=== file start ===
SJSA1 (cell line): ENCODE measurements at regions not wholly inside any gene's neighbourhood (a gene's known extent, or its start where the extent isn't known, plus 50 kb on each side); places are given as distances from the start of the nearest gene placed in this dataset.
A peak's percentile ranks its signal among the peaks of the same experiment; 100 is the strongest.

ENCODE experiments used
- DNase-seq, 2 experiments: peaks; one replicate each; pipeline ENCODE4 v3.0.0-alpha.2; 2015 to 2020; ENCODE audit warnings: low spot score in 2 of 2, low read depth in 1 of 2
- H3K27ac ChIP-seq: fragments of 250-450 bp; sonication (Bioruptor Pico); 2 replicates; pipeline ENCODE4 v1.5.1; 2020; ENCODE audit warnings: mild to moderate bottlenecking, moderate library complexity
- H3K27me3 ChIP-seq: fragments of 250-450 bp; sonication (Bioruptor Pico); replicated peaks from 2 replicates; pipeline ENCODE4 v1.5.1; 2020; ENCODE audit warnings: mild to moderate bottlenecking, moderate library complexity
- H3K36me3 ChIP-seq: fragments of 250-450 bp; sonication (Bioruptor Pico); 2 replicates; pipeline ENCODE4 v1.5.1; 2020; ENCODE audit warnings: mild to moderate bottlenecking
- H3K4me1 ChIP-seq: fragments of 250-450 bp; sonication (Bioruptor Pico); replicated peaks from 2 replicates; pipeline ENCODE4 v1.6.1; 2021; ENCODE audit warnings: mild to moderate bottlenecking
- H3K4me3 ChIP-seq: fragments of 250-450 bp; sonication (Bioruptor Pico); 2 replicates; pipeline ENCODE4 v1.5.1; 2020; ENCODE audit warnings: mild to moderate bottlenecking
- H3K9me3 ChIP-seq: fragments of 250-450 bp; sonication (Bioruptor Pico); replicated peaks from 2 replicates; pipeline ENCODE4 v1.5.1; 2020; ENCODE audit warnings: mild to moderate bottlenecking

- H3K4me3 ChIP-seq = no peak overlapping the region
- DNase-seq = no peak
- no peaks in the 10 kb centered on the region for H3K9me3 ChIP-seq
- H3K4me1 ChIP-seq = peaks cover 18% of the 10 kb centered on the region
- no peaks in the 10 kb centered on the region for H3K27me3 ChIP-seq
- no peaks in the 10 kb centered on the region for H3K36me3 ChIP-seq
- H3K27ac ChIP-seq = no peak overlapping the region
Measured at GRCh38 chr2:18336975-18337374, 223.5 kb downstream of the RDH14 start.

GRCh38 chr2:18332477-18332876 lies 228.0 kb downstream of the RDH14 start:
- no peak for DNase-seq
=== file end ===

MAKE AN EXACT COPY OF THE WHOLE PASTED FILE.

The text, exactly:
SJSA1 (cell line): ENCODE measurements at regions not wholly inside any gene's neighbourhood (a gene's known extent, or its start where the extent isn't known, plus 50 kb on each side); places are given as distances from the start of the nearest gene placed in this dataset.
A peak's percentile ranks its signal among the peaks of the same experiment; 100 is the strongest.

ENCODE experiments used
- DNase-seq, 2 experiments: peaks; one replicate each; pipeline ENCODE4 v3.0.0-alpha.2; 2015 to 2020; ENCODE audit warnings: low spot score in 2 of 2, low read depth in 1 of 2
- H3K27ac ChIP-seq: fragments of 250-450 bp; sonication (Bioruptor Pico); 2 replicates; pipeline ENCODE4 v1.5.1; 2020; ENCODE audit warnings: mild to moderate bottlenecking, moderate library complexity
- H3K27me3 ChIP-seq: fragments of 250-450 bp; sonication (Bioruptor Pico); replicated peaks from 2 replicates; pipeline ENCODE4 v1.5.1; 2020; ENCODE audit warnings: mild to moderate bottlenecking, moderate library complexity
- H3K36me3 ChIP-seq: fragments of 250-450 bp; sonication (Bioruptor Pico); 2 replicates; pipeline ENCODE4 v1.5.1; 2020; ENCODE audit warnings: mild to moderate bottlenecking
- H3K4me1 ChIP-seq: fragments of 250-450 bp; sonication (Bioruptor Pico); replicated peaks from 2 replicates; pipeline ENCODE4 v1.6.1; 2021; ENCODE audit warnings: mild to moderate bottlenecking
- H3K4me3 ChIP-seq: fragments of 250-450 bp; sonication (Bioruptor Pico); 2 replicates; pipeline ENCODE4 v1.5.1; 2020; ENCODE audit warnings: mild to moderate bottlenecking
- H3K9me3 ChIP-seq: fragments of 250-450 bp; sonication (Bioruptor Pico); replicated peaks from 2 replicates; pipeline ENCODE4 v1.5.1; 2020; ENCODE audit warnings: mild to moderate bottlenecking

- H3K4me3 ChIP-seq = no peak overlapping the region
- DNase-seq = no peak
- no peaks in the 10 kb centered on the region for H3K9me3 ChIP-seq
- H3K4me1 ChIP-seq = peaks cover 18% of the 10 kb centered on the region
- no peaks in the 10 kb centered on the region for H3K27me3 ChIP-seq
- no peaks in the 10 kb centered on the region for H3K36me3 ChIP-seq
- H3K27ac ChIP-seq = no peak overlapping the region
Measured at GRCh38 chr2:18336975-18337374, 223.5 kb downstream of the RDH14 start.

GRCh38 chr2:18332477-18332876 lies 228.0 kb downstream of the RDH14 start:
- no peak for DNase-seq